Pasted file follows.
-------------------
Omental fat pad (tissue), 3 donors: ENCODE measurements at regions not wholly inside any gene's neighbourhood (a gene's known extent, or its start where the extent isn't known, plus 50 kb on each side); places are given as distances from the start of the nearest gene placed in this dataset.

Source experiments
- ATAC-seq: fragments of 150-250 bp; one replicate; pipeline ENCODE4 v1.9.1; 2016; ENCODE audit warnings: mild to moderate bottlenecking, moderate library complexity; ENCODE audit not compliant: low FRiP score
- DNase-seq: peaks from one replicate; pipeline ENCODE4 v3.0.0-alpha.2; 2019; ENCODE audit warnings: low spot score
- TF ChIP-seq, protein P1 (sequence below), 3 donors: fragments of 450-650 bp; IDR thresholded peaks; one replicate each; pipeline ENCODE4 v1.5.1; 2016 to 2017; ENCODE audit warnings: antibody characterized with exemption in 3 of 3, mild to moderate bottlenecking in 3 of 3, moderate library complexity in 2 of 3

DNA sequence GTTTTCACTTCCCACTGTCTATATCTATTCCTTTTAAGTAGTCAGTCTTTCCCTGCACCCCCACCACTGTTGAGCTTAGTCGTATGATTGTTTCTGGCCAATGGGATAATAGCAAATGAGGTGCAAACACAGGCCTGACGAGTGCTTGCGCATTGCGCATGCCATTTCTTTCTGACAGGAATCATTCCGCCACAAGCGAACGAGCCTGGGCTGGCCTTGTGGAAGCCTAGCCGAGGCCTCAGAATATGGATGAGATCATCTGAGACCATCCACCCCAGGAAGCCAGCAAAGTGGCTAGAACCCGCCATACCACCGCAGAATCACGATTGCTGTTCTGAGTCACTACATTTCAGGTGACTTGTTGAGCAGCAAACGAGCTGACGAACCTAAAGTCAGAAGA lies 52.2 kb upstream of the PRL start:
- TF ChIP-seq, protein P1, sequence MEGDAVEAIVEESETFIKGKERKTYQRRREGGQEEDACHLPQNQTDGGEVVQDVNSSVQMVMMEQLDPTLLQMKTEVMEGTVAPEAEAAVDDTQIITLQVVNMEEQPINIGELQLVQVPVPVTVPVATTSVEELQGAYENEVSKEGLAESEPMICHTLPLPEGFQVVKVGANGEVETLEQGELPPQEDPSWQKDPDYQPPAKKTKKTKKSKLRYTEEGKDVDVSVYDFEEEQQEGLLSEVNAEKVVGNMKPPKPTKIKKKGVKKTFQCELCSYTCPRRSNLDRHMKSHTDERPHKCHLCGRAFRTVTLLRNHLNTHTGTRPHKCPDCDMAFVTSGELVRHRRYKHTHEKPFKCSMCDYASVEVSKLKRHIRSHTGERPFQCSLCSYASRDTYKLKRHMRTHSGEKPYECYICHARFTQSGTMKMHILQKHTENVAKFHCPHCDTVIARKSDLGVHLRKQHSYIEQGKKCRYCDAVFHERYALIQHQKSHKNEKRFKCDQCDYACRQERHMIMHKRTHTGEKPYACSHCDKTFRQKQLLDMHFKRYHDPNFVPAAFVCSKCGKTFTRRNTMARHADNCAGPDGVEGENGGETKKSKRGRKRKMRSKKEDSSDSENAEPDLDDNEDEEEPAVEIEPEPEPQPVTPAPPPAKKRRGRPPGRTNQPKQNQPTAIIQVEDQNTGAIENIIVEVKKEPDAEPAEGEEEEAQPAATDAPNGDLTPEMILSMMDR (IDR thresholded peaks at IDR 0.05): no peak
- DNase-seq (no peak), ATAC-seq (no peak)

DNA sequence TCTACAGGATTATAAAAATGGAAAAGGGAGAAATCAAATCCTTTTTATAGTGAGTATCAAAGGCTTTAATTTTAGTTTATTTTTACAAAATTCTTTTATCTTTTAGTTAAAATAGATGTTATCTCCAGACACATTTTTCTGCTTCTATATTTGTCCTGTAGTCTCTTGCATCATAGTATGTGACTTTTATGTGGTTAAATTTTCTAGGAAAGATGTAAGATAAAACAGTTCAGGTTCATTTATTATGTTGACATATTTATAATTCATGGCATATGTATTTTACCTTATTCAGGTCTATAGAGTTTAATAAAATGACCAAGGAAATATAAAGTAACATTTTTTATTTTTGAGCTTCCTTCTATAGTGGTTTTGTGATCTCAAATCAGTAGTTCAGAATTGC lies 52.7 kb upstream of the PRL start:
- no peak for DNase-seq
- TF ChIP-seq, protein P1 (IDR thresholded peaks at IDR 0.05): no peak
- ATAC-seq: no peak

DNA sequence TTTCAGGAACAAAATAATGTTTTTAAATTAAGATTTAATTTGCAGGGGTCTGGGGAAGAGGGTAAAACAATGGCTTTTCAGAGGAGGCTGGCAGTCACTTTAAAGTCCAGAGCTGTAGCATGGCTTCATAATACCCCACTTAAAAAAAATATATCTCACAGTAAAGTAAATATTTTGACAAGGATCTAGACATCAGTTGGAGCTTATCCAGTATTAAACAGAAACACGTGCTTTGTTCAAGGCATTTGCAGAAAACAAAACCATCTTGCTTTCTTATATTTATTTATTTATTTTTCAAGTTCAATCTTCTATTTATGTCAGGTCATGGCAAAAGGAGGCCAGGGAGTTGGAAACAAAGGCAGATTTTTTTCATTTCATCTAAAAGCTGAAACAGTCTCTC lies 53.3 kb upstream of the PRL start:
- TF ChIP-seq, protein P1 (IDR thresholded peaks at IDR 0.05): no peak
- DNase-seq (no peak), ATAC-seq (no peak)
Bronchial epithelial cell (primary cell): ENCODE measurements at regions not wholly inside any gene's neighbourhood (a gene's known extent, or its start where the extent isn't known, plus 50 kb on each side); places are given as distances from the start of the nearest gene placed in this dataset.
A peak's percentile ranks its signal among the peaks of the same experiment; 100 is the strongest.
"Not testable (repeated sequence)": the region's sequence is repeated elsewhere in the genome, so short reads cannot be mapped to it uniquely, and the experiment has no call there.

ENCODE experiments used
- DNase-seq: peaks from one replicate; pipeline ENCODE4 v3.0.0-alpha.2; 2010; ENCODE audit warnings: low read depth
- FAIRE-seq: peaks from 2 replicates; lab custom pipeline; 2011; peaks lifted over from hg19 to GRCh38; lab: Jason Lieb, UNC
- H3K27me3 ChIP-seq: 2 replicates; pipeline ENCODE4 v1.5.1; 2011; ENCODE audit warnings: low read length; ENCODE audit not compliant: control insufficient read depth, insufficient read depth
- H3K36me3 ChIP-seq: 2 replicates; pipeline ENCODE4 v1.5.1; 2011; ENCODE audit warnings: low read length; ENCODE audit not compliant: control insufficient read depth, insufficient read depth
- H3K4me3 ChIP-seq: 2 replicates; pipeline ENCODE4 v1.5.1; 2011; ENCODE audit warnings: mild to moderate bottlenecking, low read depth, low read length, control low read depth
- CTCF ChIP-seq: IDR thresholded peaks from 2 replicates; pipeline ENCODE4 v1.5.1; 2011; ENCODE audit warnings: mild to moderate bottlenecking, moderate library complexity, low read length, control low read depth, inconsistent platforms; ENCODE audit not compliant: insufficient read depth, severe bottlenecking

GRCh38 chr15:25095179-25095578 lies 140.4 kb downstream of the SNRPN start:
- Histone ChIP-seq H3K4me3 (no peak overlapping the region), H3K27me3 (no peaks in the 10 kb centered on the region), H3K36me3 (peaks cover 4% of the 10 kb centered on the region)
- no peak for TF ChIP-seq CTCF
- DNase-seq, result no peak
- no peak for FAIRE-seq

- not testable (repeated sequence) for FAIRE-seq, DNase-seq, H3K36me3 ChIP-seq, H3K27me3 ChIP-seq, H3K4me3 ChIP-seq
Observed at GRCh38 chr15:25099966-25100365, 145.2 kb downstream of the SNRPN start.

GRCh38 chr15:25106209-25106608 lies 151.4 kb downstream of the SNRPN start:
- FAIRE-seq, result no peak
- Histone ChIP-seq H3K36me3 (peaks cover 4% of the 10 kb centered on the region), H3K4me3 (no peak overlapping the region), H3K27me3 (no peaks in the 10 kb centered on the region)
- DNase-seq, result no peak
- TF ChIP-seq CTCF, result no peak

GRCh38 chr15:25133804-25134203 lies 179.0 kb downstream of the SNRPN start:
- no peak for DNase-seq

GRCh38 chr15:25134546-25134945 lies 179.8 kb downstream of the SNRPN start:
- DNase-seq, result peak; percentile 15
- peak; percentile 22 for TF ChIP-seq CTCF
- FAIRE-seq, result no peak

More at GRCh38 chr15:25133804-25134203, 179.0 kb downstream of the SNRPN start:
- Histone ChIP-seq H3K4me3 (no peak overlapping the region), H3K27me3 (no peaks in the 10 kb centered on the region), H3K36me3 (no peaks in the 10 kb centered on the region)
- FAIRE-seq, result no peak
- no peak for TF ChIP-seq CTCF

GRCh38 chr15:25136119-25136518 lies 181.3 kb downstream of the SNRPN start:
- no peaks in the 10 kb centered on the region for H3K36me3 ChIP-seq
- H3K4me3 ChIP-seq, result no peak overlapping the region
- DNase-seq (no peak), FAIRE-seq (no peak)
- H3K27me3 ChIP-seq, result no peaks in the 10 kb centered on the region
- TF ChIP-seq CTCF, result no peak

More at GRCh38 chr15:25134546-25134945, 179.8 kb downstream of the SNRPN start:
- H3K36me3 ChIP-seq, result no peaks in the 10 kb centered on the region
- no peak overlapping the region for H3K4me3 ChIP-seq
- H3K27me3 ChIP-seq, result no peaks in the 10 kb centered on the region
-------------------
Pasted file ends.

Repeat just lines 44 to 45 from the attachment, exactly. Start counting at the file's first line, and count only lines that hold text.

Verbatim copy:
More at GRCh38 chr15:25133804-25134203, 179.0 kb downstream of the SNRPN start:
- Histone ChIP-seq H3K4me3 (no peak overlapping the region), H3K27me3 (no peaks in the 10 kb centered on the region), H3K36me3 (no peaks in the 10 kb centered on the region)